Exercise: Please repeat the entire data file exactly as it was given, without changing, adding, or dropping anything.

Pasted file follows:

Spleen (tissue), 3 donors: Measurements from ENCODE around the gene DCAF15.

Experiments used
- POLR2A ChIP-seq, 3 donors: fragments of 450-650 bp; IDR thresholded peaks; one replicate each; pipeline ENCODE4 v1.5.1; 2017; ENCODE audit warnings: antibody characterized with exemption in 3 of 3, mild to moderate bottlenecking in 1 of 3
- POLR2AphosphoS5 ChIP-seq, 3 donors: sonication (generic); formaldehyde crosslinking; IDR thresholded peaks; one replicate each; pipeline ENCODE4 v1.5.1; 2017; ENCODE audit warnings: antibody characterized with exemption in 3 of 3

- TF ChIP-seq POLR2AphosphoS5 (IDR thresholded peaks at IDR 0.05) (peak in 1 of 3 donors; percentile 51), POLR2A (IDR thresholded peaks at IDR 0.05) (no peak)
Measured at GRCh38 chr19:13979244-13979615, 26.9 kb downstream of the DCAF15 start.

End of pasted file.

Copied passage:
Spleen (tissue), 3 donors: Measurements from ENCODE around the gene DCAF15.

Experiments used
- POLR2A ChIP-seq, 3 donors: fragments of 450-650 bp; IDR thresholded peaks; one replicate each; pipeline ENCODE4 v1.5.1; 2017; ENCODE audit warnings: antibody characterized with exemption in 3 of 3, mild to moderate bottlenecking in 1 of 3
- POLR2AphosphoS5 ChIP-seq, 3 donors: sonication (generic); formaldehyde crosslinking; IDR thresholded peaks; one replicate each; pipeline ENCODE4 v1.5.1; 2017; ENCODE audit warnings: antibody characterized with exemption in 3 of 3

- TF ChIP-seq POLR2AphosphoS5 (IDR thresholded peaks at IDR 0.05) (peak in 1 of 3 donors; percentile 51), POLR2A (IDR thresholded peaks at IDR 0.05) (no peak)
Measured at GRCh38 chr19:13979244-13979615, 26.9 kb downstream of the DCAF15 start.